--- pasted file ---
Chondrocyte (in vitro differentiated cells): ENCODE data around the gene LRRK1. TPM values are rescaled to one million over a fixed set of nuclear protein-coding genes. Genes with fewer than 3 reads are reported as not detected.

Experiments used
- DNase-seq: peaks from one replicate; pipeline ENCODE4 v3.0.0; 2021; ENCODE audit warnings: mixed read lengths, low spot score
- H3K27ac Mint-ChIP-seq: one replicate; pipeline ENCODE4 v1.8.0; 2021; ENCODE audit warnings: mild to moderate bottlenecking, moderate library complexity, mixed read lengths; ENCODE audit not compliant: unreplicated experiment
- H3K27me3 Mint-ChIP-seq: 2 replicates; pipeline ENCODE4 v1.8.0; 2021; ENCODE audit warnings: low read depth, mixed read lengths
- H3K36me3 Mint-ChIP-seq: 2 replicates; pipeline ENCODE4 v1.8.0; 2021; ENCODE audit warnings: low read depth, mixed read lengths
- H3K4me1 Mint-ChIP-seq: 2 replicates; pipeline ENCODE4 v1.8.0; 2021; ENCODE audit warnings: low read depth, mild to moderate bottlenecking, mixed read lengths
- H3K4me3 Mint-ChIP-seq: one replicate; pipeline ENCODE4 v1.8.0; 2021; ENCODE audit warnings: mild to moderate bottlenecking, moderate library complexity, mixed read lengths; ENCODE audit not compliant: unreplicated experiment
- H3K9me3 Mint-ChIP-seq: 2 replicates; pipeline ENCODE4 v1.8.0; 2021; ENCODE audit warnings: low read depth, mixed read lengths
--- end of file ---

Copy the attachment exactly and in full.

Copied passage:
Chondrocyte (in vitro differentiated cells): ENCODE data around the gene LRRK1. TPM values are rescaled to one million over a fixed set of nuclear protein-coding genes. Genes with fewer than 3 reads are reported as not detected.

Experiments used
- DNase-seq: peaks from one replicate; pipeline ENCODE4 v3.0.0; 2021; ENCODE audit warnings: mixed read lengths, low spot score
- H3K27ac Mint-ChIP-seq: one replicate; pipeline ENCODE4 v1.8.0; 2021; ENCODE audit warnings: mild to moderate bottlenecking, moderate library complexity, mixed read lengths; ENCODE audit not compliant: unreplicated experiment
- H3K27me3 Mint-ChIP-seq: 2 replicates; pipeline ENCODE4 v1.8.0; 2021; ENCODE audit warnings: low read depth, mixed read lengths
- H3K36me3 Mint-ChIP-seq: 2 replicates; pipeline ENCODE4 v1.8.0; 2021; ENCODE audit warnings: low read depth, mixed read lengths
- H3K4me1 Mint-ChIP-seq: 2 replicates; pipeline ENCODE4 v1.8.0; 2021; ENCODE audit warnings: low read depth, mild to moderate bottlenecking, mixed read lengths
- H3K4me3 Mint-ChIP-seq: one replicate; pipeline ENCODE4 v1.8.0; 2021; ENCODE audit warnings: mild to moderate bottlenecking, moderate library complexity, mixed read lengths; ENCODE audit not compliant: unreplicated experiment
- H3K9me3 Mint-ChIP-seq: 2 replicates; pipeline ENCODE4 v1.8.0; 2021; ENCODE audit warnings: low read depth, mixed read lengths